# [1] "A0A02DLI66" "B1XC03"     "A9UF05"


(A-Z_0-9-]+) defines a group that contains A-Z, 0-9, - or _ (that are the allowed characters for an AccessionNumber). The pattern matches the whole string but the replacement \\1 is just the predefined group. BTW: You could have a look at Pbase fasta parser if you interested in a full featured parser for fasta headers: https://github.com/ComputationalProteomicsUnit/Pbase/blob/master/R/fasta-functions.R

1

These days the tradeoff for a loop and a vectorized operation really only start to matter with really large N:

> z <- rep(c(
"tr|A0A02DLI66|A0A02DLI66_MYTGA",
"tr|B1XC03|B1XC03_ECODH HU, DNA-binding transcriptional regulator",
"tr|A9UF05|A9UF05_HUMAN BCR/ABL fusion protein isoform Y3"
), 5e5)

> system.time(sapply(strsplit(z, "\\|"), "[", 2))
user  system elapsed
2.44    0.15    2.62
> system.time(gsub("^tr\\|([A-Z_0-9]+)\\|.*$", "\\1", z)) user system elapsed 1.89 0.00 1.91 > z <- rep(c( "tr|A0A02DLI66|A0A02DLI66_MYTGA", "tr|B1XC03|B1XC03_ECODH HU, DNA-binding transcriptional regulator", "tr|A9UF05|A9UF05_HUMAN BCR/ABL fusion protein isoform Y3" ), 5e6) > system.time(sapply(strsplit(z, "\\|"), "[", 2)) user system elapsed 30.25 0.41 30.97 > system.time(gsub("^tr\\|([A-Z_0-9]+)\\|.*$", "\\1", z))
user  system elapsed
19.08    0.00   19.30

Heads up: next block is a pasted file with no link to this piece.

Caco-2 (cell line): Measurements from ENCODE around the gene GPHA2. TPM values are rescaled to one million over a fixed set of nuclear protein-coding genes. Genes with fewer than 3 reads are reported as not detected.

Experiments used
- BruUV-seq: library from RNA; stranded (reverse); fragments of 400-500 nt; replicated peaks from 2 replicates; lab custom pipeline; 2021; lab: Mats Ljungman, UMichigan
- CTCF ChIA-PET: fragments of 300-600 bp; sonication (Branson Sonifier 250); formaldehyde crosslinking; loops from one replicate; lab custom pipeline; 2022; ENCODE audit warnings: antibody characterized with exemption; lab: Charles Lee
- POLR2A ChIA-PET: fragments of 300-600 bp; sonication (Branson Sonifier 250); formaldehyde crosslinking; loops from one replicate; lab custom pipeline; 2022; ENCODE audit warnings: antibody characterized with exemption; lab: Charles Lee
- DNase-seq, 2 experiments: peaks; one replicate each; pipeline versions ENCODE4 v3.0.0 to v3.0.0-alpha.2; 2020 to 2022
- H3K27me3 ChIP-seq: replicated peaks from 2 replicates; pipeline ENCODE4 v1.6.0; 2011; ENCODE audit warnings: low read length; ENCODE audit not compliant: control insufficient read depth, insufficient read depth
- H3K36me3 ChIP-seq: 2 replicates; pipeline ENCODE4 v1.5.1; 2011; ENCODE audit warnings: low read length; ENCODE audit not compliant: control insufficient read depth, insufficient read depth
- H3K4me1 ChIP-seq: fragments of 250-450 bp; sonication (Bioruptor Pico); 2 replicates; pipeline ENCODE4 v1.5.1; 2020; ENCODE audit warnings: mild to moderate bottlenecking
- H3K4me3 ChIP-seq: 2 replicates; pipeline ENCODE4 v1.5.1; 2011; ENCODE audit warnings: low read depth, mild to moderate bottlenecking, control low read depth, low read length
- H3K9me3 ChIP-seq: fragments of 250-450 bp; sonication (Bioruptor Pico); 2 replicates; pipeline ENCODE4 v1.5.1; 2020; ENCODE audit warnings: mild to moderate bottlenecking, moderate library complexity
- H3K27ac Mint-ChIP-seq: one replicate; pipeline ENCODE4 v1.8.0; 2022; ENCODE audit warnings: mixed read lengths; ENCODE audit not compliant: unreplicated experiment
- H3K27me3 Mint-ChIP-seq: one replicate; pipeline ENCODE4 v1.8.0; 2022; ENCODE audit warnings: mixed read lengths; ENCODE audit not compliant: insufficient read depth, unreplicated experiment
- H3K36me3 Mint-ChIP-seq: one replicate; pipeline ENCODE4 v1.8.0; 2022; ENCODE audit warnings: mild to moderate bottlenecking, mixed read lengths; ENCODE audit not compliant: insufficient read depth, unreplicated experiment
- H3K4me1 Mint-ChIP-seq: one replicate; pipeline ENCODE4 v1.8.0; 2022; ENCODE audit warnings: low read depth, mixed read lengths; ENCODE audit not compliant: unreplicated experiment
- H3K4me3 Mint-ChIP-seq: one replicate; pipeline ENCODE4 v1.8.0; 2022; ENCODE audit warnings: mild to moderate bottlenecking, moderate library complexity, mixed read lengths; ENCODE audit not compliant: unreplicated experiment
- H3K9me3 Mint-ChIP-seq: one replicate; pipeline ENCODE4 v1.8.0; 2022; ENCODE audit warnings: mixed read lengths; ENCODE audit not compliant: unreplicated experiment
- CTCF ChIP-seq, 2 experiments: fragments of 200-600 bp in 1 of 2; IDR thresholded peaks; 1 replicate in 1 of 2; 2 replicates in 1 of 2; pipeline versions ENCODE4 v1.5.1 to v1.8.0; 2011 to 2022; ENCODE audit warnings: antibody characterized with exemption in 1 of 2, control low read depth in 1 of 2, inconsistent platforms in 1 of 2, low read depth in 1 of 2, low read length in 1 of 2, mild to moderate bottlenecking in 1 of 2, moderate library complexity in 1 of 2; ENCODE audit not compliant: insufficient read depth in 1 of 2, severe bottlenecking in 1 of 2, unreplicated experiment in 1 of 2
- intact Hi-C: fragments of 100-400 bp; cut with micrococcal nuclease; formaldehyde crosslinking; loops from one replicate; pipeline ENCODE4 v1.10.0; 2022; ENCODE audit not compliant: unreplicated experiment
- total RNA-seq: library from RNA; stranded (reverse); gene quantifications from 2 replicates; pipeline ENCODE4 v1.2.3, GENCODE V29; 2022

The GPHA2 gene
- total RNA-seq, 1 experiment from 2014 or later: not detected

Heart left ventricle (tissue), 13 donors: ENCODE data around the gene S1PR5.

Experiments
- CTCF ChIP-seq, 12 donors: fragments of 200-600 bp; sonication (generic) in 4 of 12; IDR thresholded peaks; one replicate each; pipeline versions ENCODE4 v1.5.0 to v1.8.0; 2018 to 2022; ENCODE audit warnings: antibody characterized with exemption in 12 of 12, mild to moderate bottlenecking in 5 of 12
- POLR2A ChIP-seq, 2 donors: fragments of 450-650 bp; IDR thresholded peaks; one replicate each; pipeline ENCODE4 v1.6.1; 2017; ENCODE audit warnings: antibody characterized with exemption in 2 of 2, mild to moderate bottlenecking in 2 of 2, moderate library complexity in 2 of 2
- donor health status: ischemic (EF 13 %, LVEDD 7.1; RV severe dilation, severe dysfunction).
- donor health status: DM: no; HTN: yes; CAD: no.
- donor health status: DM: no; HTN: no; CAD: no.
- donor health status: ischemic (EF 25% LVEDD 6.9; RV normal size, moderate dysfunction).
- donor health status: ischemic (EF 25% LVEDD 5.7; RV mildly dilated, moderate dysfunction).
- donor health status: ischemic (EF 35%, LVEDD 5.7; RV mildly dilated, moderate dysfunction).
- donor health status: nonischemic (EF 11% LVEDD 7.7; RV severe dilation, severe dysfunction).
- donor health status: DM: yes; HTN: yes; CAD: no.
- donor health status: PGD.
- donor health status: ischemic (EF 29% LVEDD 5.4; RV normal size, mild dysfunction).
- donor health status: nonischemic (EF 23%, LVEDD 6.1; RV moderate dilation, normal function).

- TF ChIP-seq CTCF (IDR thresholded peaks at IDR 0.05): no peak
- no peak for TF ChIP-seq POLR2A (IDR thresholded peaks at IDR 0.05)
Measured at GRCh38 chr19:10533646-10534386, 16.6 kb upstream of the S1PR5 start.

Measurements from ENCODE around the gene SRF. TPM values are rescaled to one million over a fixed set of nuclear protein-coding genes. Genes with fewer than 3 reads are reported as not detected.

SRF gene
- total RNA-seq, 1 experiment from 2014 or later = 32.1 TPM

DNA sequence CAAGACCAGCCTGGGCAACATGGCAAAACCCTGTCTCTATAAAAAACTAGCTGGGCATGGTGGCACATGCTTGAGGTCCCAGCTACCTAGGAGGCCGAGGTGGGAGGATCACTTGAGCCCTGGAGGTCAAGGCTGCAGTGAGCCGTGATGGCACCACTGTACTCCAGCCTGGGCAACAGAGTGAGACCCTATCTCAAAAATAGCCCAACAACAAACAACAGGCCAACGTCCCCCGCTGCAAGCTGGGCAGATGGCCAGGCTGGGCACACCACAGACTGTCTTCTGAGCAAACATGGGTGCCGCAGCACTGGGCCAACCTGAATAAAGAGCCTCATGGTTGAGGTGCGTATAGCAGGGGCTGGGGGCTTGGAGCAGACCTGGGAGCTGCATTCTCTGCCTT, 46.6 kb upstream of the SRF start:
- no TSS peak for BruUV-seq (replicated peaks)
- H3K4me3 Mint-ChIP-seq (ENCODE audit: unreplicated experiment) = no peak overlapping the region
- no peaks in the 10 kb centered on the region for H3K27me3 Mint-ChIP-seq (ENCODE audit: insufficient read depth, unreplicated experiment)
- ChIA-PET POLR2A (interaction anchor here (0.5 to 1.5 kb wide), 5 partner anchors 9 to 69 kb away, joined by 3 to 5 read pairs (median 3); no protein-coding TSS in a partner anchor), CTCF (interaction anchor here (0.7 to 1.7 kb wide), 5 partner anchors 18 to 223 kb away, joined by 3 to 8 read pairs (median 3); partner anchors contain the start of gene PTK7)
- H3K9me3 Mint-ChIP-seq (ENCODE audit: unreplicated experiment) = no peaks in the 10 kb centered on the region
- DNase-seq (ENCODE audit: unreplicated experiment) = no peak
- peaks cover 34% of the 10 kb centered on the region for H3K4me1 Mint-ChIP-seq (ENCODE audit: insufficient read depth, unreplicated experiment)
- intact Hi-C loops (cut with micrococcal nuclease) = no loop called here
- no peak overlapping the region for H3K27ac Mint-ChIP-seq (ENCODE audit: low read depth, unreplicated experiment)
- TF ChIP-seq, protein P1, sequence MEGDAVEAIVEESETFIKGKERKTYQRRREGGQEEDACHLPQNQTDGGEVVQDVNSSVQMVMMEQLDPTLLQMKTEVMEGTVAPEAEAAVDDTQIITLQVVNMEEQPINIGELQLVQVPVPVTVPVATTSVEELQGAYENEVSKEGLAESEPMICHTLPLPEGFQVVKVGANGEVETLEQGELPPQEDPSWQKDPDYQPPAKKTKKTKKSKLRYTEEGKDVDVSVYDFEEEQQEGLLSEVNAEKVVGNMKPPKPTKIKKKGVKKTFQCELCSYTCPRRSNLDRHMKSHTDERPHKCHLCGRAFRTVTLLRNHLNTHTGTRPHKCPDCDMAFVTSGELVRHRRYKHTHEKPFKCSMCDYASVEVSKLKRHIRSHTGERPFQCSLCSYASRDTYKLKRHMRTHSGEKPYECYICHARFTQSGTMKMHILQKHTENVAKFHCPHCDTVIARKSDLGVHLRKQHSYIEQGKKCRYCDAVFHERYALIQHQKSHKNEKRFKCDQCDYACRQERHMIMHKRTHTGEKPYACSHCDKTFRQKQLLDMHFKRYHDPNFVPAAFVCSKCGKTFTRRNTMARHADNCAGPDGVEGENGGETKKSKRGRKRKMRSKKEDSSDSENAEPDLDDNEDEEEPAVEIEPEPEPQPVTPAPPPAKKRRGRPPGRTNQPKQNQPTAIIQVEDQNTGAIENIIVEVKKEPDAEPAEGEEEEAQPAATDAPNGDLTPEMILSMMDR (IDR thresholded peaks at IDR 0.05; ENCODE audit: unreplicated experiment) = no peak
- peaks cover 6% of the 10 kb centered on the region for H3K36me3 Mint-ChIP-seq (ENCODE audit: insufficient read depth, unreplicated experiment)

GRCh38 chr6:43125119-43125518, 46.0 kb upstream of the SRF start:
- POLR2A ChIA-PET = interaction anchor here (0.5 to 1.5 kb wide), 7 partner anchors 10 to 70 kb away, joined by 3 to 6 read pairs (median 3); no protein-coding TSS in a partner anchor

So at 5M, the vectorized approach is ~40% faster, but it's ten seconds.

You are right. Your solution will be even twice as fast as the gsub if you use fixed=TRUE and vapply:

z <- rep(c(
"tr|A1A02DLI66|A0A02DLI66_MYTGA",
"tr|B2XC03|B1XC03_ECODH HU, DNA-binding transcriptional regulator",
"tr|A10UF05|A9UF05_HUMAN BCR/ABL fusion protein isoform Y3"
), 5e3)

gs <- function(x)gsub("^tr\\|([A-Z_0-9-]+)\\|.*", "\\1", x)
ssp1 <- function(x)sapply(strsplit(x, "\\|"), "[", 2)
ssp2 <- function(x)sapply(strsplit(x, "|", fixed=TRUE), "[", 2)
ssp3 <- function(x)vapply(strsplit(x, "|", fixed=TRUE), "[", character(1), 2)

all.equal(gs(z), ssp1(z))
# [1] TRUE
all.equal(gs(z), ssp2(z))
# [1] TRUE
all.equal(gs(z), ssp3(z))
# [1] TRUE

library("rbenchmark")
benchmark(gs(z), ssp1(z), ssp2(z), ssp3(z), order="relative", replications=10)
#      test replications elapsed relative user.self sys.self user.child sys.child
# 4 ssp3(z)           10   0.126    1.000     0.125    0.000          0         0
# 3 ssp2(z)           10   0.139    1.103     0.139    0.000          0         0
# 1   gs(z)           10   0.240    1.905     0.239    0.001          0         0
# 2 ssp1(z)           10   0.531    4.214     0.531    0.000          0         0